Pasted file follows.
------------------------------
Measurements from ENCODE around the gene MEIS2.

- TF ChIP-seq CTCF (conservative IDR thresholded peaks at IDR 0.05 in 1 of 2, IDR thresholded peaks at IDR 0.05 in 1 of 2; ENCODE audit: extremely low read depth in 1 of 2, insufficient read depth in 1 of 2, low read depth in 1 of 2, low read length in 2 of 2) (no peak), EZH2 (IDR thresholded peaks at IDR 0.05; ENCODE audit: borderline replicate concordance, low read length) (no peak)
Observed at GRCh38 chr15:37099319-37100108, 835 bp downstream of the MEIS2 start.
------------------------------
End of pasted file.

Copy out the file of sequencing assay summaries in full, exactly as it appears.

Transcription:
Measurements from ENCODE around the gene MEIS2.

- TF ChIP-seq CTCF (conservative IDR thresholded peaks at IDR 0.05 in 1 of 2, IDR thresholded peaks at IDR 0.05 in 1 of 2; ENCODE audit: extremely low read depth in 1 of 2, insufficient read depth in 1 of 2, low read depth in 1 of 2, low read length in 2 of 2) (no peak), EZH2 (IDR thresholded peaks at IDR 0.05; ENCODE audit: borderline replicate concordance, low read length) (no peak)
Observed at GRCh38 chr15:37099319-37100108, 835 bp downstream of the MEIS2 start.